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I am studying on Ivan Bratko book: "Programming for Artificial Intelligence" for an universitary exame and using SWI Prolog and I have some doubts about an example show on this book regarding the assert and retract predicates.

It simply present the following code that declare some facts as dynamic:

:-dynamic fast(ann).
:-dynamic slow(tom).
:-dynamic slow(pat).

Then in the Prolog shell use the assert rule to define a new rule into the database:

[debug] 59 ?- assert((faster(X,Y) :- fast(X), slow(Y))).

Ok, so the new rule seems to be added to my database.

Now I try to perform this query and it fail:

[debug] 64 ?- faster(X,Y).

On the book say that the output should be this one:

A = ann
B = tom

and it sound good and rational because I have consult the previous program where say that specify who is fast and who is slow and later I have add the faster rule asserting it...

Why don't work? maybe it depends by the Prolog implementation (SWI-Prolog)?

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Your use of the dynamic directive should merely indicate the predicate and its number of arguments, e.g. :- dynamic fast/1 and :-dynamic slow/1. Asserting facts for these dynamic predicates is a separate (runtime) step. –  hardmath Apr 14 '13 at 21:23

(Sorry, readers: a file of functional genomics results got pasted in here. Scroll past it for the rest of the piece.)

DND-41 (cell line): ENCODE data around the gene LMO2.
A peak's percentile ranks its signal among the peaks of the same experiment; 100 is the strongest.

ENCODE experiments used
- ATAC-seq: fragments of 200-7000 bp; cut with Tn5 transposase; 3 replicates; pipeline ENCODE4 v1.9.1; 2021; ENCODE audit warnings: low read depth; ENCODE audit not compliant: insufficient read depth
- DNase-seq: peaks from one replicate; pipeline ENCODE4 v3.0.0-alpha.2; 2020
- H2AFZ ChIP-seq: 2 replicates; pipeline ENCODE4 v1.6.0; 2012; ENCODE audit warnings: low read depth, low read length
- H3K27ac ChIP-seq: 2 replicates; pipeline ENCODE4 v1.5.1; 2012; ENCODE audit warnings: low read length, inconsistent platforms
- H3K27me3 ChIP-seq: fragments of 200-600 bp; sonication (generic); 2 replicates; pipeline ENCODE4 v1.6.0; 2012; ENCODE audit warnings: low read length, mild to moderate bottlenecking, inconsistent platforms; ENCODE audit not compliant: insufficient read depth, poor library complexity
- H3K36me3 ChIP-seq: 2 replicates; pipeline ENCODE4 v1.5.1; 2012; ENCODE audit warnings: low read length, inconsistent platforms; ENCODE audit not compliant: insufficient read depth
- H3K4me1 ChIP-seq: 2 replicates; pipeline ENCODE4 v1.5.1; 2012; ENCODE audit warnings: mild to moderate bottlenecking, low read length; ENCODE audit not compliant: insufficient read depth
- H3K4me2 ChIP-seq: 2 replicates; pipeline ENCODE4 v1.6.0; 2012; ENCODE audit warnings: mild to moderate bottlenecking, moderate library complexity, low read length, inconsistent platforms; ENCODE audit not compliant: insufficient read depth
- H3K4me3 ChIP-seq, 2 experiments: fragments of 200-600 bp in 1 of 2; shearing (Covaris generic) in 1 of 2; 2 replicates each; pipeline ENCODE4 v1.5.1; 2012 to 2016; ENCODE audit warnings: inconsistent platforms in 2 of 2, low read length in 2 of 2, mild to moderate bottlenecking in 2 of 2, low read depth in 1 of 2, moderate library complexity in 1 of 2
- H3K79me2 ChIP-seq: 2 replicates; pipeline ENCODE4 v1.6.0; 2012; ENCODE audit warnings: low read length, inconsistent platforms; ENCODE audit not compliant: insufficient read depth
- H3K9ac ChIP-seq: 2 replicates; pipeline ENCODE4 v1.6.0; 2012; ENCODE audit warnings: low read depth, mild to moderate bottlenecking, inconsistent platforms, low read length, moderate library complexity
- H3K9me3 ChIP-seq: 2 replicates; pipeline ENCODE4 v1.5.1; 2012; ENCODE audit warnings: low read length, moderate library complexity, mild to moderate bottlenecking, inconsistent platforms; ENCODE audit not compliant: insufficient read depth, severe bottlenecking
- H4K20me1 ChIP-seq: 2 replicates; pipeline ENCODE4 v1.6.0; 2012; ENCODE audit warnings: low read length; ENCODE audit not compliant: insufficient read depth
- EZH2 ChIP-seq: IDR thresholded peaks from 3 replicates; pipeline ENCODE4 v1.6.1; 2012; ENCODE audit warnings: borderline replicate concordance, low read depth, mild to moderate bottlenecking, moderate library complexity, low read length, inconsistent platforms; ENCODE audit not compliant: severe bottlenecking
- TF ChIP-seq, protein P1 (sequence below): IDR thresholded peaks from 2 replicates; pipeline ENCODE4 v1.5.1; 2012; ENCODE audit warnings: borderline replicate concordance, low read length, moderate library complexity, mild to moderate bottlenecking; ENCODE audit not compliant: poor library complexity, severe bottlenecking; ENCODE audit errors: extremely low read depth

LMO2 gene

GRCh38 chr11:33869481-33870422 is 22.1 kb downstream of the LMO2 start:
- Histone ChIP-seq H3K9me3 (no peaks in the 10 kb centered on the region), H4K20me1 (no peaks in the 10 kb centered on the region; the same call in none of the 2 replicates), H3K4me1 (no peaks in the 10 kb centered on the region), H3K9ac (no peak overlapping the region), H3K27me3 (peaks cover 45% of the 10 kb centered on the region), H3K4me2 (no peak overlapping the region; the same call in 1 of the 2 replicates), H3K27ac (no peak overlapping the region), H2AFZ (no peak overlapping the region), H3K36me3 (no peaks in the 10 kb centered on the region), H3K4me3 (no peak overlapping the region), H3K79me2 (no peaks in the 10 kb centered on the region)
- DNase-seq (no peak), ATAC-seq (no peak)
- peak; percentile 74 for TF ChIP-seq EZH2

ok, tnx for clarification –  AndreaNobili Apr 15 '13 at 10:22

1 Answer 1

The dynamic directive in Prolog is useful in compiled programs (and normally used within a source file to be compiled). If you use assert or an equivalent mechanism to create facts (or rules) in the interactive shell, then SWI-Prolog will already assume those predicates are dynamic.

However the dynamic directive is beneficial in a case where you want to refer to a predicate through a clause in a rule before defining any facts for that predicate. That is, suppose we first do this:

?- assert((faster(X,Y) :- fast(X), slow(Y))).

and then try a query:

?- faster(X,Y).

You might expect this to simply fail, because no facts exist (yet) for fast/1 or slow/1. But actually SWI-Prolog will (by design) throw an error exception:

ERROR: faster/2: Undefined procedure: fast/1

To prevent this we should add the dynamic directives in user entry mode:

?- [user].
|: :-dynamic fast/1, slow/1.
|: (type Ctrl-z to exit user entry mode)
% user://1 compiled 0.00 sec, 1 clauses

Now we will get the expected fail behavior (assuming the previously asserted rule):

?- faster(X,Y).

and you can use the same mode to create your facts:

?- [user].
|: fast(ann).
|: slow(tom).
|: slow(pat).
|: (type Ctrl-z to exit user entry mode)
% user://2 compiled 0.00 sec, 4 clauses

Now the faster query succeeds in two different ways:

?- faster(X,Y).
X = ann,
Y = tom ;
X = ann,
Y = pat.
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